Quotient Ring is Ring

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Theorem

Let $\struct {R, +, \circ}$ be a ring.

Let $J$ be an ideal of $R$.


Let $\struct {R / J, +, \circ}$ be the quotient ring of $R$ by $J$.


Then $R / J$ is also a ring.


Proof

First, it is to be shown that $+$ and $\circ$ are in fact well-defined operations on $R / J$.


Well-definition of $+$

From Ideal is Additive Normal Subgroup that $J$ is a normal subgroup of $R$ under $+$.

Thus, the quotient group $\struct {R / J, +}$ is defined, and as a Quotient Group is Group, $+$ is well-defined.

$\Box$

Well-definition of $\circ$

From Left Cosets are Equal iff Product with Inverse in Subgroup, we have:

\(\ds x_1 + J\) \(=\) \(\ds x_2 + J\)
\(\ds \leadsto \ \ \) \(\ds x_1 + \paren {-x_2}\) \(\in\) \(\ds J\)

and:

\(\ds y_1 + J\) \(=\) \(\ds y_2 + J\)
\(\ds \leadsto \ \ \) \(\ds y_1 + \paren {-y_2}\) \(\in\) \(\ds J\)


Hence from the definition of ideal:

\(\ds \paren {x_1 + \paren {-x_2} } \circ y_1\) \(\in\) \(\ds J\)
\(\ds x_2 \circ \paren {y_1 + \paren {-y_2} }\) \(\in\) \(\ds J\)


Thus:

\(\ds \paren {x_1 + \paren {-x_2} } \circ y_1 + x_2 \circ \paren {y_1 + \paren {-y_2} }\) \(\in\) \(\ds J\) as $\struct {J, +}$ is a group
\(\ds \leadsto \ \ \) \(\ds x_1 \circ y_1 + \paren {-\paren {x_2 \circ y_2} }\) \(\in\) \(\ds J\) Various ring properties
\(\ds \leadsto \ \ \) \(\ds x_1 \circ y_1 + J\) \(=\) \(\ds x_2 \circ y_2 + J\) Left Cosets are Equal iff Product with Inverse in Subgroup

$\Box$

Now to prove that $\struct {R / J, +, \circ}$ is a ring, proceed by verifying the ring axioms in turn:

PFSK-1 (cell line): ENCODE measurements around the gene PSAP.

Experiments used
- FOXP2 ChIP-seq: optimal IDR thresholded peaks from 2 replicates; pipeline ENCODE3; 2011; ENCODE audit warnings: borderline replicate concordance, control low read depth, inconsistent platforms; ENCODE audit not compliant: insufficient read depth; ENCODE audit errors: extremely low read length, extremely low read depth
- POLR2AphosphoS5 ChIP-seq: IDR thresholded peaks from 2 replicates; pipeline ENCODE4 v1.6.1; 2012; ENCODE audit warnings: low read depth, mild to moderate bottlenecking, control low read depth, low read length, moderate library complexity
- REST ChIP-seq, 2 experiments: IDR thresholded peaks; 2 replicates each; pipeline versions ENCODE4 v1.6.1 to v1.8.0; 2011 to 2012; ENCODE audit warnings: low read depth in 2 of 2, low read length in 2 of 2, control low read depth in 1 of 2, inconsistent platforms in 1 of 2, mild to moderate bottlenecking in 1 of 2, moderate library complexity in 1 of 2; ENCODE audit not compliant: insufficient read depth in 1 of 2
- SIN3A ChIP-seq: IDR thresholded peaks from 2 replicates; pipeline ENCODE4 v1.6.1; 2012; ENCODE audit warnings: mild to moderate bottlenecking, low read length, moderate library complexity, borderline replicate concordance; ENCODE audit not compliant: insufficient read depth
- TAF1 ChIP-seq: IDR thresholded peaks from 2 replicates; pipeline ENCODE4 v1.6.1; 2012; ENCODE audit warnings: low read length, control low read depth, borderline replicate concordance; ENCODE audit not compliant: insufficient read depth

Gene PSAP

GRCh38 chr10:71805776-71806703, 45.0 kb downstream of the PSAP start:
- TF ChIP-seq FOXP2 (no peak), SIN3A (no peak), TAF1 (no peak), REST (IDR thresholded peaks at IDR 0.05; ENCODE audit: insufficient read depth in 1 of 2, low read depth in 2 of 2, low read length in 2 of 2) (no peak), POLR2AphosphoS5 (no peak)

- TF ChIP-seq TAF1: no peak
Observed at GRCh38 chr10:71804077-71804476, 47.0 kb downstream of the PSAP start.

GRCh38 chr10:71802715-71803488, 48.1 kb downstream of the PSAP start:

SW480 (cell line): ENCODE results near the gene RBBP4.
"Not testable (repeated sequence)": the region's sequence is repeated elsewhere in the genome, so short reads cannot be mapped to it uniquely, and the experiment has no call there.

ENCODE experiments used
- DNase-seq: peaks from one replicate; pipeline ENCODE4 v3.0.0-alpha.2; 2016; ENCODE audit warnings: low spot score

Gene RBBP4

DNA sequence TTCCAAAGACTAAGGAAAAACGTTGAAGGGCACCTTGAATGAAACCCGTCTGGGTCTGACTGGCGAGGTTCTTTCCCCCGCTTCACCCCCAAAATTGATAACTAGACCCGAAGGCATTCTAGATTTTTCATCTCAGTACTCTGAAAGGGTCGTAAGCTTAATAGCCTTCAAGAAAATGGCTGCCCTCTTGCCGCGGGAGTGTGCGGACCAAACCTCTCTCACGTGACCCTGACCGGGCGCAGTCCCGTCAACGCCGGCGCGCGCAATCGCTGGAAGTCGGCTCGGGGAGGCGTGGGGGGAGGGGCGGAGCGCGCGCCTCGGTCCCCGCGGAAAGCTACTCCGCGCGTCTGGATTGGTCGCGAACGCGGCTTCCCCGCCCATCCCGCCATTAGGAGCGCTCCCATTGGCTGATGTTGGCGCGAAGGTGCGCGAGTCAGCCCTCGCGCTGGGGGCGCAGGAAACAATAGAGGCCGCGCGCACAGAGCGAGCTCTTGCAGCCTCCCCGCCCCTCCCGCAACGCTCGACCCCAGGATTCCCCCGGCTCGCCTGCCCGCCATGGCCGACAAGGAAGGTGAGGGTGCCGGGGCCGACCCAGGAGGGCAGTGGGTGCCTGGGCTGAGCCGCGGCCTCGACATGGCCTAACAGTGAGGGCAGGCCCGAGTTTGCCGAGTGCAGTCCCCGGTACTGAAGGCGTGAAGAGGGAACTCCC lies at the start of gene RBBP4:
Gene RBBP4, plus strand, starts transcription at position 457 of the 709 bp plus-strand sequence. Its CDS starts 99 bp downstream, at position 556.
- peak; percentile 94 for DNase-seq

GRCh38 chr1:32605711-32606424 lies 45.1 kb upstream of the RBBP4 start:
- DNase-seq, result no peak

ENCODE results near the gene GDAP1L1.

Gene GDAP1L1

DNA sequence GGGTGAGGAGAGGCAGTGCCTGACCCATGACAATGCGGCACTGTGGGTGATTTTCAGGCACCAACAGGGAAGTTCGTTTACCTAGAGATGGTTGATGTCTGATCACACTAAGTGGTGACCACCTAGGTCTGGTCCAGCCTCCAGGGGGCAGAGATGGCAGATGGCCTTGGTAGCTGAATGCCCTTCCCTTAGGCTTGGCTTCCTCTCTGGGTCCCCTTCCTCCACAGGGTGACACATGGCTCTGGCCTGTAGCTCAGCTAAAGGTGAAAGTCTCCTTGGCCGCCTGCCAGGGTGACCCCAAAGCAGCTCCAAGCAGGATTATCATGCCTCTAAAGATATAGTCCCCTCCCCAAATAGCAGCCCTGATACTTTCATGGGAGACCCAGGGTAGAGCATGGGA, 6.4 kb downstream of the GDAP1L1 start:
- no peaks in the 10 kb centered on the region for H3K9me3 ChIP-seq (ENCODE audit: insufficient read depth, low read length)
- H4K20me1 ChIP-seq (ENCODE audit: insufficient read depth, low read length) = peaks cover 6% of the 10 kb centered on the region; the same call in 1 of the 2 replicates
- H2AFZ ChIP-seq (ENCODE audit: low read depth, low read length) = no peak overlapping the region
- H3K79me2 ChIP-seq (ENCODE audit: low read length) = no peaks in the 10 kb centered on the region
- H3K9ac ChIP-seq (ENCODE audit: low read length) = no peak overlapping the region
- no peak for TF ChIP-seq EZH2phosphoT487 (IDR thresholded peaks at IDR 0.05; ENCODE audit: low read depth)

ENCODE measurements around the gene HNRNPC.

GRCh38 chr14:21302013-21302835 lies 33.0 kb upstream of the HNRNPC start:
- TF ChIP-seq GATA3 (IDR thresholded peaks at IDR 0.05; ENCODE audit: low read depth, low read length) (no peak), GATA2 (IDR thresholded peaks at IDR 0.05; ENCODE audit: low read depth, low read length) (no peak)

Ring Axiom $\text A$: Addition forms an Abelian Group

From:

Ideal is Additive Normal Subgroup
The definition of a quotient group
Quotient Group is Group

it follows that $\struct {R / J, +}$ is a group.

$\Box$


Ring Axiom $\text M0$: Closure under Product

By definition of $\circ$ in $R / J$, it follows that $\struct {R / J, \circ}$ is closed.

$\Box$


Ring Axiom $\text M1$: Associativity of Product

Associativity can be deduced from the fact that $\circ$ is associative on $R$:

\(\, \ds \forall x, y, z \in R: \, \) \(\ds \) \(\) \(\ds \paren {x + J} \circ \paren {\paren {y + J} \circ \paren {z + J} }\)
\(\ds \) \(=\) \(\ds \paren {x + J} \circ \paren {y \circ z + J}\)
\(\ds \) \(=\) \(\ds x \circ y \circ z + J\)
\(\ds \) \(=\) \(\ds \paren {x \circ y + J} \circ \paren {z + J}\)
\(\ds \) \(=\) \(\ds \paren {\paren {x + J} \circ \paren {y + J} } \circ \paren {z + J}\)

$\Box$


Ring Axiom $\text D$: Distributivity of Product over Addition

Distributivity can be deduced from the fact that $\circ$ is distributive on $R$:

\(\, \ds \forall x, y, z \in R: \, \) \(\ds \) \(\) \(\ds \paren {\paren {x + J} + \paren {y + J} } \circ \paren {z + J}\)
\(\ds \) \(=\) \(\ds \paren {x + y + J} \circ \paren {z + J}\)
\(\ds \) \(=\) \(\ds \paren {\paren {x + y} \circ z} + J\)
\(\ds \) \(=\) \(\ds \paren {\paren {x \circ z} + \paren {y \circ z} } + J\)
\(\ds \) \(=\) \(\ds \paren {\paren {x \circ z} + J} + \paren {\paren {y \circ z} + J}\)
\(\ds \) \(=\) \(\ds \paren {\paren {x + J} \circ \paren {z + J} } + \paren {\paren {y + J} \circ \paren {z + J} }\)

$\Box$


Having verified all of the ring axioms, it follows that $\struct {R / J, +, \circ}$ is a ring.

$\blacksquare$


Sources